June 22, 2004


My friend Vinoth has sent me a very good article that speaks about the reputation of USA, and what is its present stand in the minds of people around the world... Read it yourself ~

Destination US: Only visa power


If anti-Americanism is on the rise around the world, no one told the
kids in the student visa line at the US Embassy in Beijing. The quest
among Chinese students for visas to study in America, say US Embassy
officials, has become so intense that it has spawned Internet chat
rooms, where Chinese students swap stories about which arguments work
best with which US consular officials.

Just how closely Chinese students strategise over the Internet on how
to get visas to America - at a time when fewer are being given for
security reasons - was revealed to the embassy recently when on one
day one consular officer had scores of students come through with the
same line, which some chat room had suggested would work: ''I want to
go to America to become a famous professor.'' After hearing this all
day, he was surprised to get one student who came before him and
pronounced, ''My mom has an artificial limb and I want to build a
better artificial leg for my mom and that is why I want to study in
the US.'' The consular officer was so relieved to hear a new line that
he told the young man: ''You know, this is the best story I've heard
this morning. I really salute you. I'm going to give you a visa.''

You guessed it. The next day every other student who showed up at the
embassy said he or she wanted to go to America to learn how to build
''a better artificial limb for my mother''.

Hearing stories like this, you have to wonder: Are Bush officials
right when they dismiss all of this talk that President Bush has made
America more unpopular in the world now than at any other time in
post-war history? Do people really hate us? Don't those visa lines say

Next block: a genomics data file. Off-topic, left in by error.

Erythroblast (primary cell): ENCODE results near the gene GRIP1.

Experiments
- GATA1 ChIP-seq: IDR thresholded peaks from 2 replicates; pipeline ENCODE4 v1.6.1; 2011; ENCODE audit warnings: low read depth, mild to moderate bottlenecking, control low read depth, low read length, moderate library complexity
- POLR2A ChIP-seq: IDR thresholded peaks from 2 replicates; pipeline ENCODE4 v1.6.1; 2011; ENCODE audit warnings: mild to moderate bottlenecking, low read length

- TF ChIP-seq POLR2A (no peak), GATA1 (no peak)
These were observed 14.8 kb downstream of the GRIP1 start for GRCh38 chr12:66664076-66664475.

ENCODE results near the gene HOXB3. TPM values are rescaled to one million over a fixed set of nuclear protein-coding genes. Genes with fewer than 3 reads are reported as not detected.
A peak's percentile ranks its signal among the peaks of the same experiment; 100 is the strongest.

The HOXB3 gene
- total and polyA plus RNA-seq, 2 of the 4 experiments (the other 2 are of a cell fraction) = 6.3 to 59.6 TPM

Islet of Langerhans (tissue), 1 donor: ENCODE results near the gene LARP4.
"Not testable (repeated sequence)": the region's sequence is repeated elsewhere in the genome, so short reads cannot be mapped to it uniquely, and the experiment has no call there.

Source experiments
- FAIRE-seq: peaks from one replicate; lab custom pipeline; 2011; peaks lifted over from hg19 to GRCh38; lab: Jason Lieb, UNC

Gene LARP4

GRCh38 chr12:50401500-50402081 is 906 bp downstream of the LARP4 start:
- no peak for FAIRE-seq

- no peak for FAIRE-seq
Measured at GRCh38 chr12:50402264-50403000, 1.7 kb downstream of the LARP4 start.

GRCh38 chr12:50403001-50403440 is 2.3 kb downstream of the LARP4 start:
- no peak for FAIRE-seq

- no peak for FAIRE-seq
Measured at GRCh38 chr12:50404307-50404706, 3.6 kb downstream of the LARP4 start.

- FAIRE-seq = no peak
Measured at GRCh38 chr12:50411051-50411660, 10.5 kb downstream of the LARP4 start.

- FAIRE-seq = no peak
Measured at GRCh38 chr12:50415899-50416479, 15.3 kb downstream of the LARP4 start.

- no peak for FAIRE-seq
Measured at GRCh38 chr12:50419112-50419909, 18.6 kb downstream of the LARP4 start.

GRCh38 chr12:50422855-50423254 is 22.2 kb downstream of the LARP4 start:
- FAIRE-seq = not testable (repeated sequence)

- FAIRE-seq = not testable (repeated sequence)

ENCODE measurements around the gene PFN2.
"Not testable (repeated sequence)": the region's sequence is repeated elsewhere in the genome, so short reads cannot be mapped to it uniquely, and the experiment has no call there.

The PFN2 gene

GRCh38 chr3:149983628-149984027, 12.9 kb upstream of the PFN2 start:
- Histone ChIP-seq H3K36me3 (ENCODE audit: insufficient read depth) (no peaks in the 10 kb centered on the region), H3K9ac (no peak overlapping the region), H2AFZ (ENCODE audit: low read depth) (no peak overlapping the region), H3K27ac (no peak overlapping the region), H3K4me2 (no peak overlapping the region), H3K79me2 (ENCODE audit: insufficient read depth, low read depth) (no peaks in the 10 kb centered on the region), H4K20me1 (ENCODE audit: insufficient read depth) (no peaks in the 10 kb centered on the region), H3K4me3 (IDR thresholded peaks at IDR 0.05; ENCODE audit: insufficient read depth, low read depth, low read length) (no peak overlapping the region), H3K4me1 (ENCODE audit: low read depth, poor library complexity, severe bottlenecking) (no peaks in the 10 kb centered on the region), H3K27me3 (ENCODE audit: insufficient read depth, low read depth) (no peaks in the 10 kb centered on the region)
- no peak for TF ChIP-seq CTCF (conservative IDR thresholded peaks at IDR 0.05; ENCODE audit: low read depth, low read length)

To begin with, there are a few ''technical'' reasons why
anti-Americanism generally does not have the same edge in Asia as in
Europe and the Middle East. Asia's leaders have much more legitimacy
than leaders in the Arab world, either because they have come to power
through free elections or because they have delivered on their promise
of economic growth. Because of that, they don't need to demonise
America to deflect their people's anger from them. Also, Asia
generally is focused like a laser on economic development - and
countries like China see investment and technology transfer from
America as critical to their growth.

''People in Asia do not hate the US,'' Singapore's elder statesman,
Lee Kuan Yew, said. ''Countries like China and India are focused on
their economic development, they see in America an enormous well to
draw technology and economic growth from.''

But here's the problem: Young people want American education and
technology more than ever, but fewer want to wear our T-shirts - want
to be identified as ''pro-American''. As one former US diplomat in
Beijing put it: ''They want to cherry-pick us, not line up with us.
We've lost prestige.''

The idea of America as the embodiment of the promise of freedom and
democracy - not just of technology and high living standards - is
integral to how we think of ourselves, but it is no longer how a lot
of others think of us. They are now compartmentalising. The unilateral
war in Iraq, the post-war mess there, the walk-away from Kyoto and
other treaties, the Abu Ghraib scandal have taken a toll. The idea of
US as embodying the charisma of democracy has been damaged. As
political theorist Yaron Ezrahi put it, ''America as the do-gooder has
been hurt, but America as the goods-doer is still there.''

Fortunately, this situation is not irreparable. The longing for an
America that exports hope, not fear, and that is an example of the
best global practices and values, runs really deep in the world. In
fact, it is one reason that some people abroad are so angry with
President Bush - because they blame him for taking that America away
from them. I'm convinced a different approach or different
administration would elicit a big response from the world. But for
now, we will pay a price, because when people want to line up for our
visas but not for our policies, it means Americans alone will have to
bear the burden and the price of those policies. That is not good for
us. When you lose your status as a power with values, you weaken your
ability to fight those powers without values.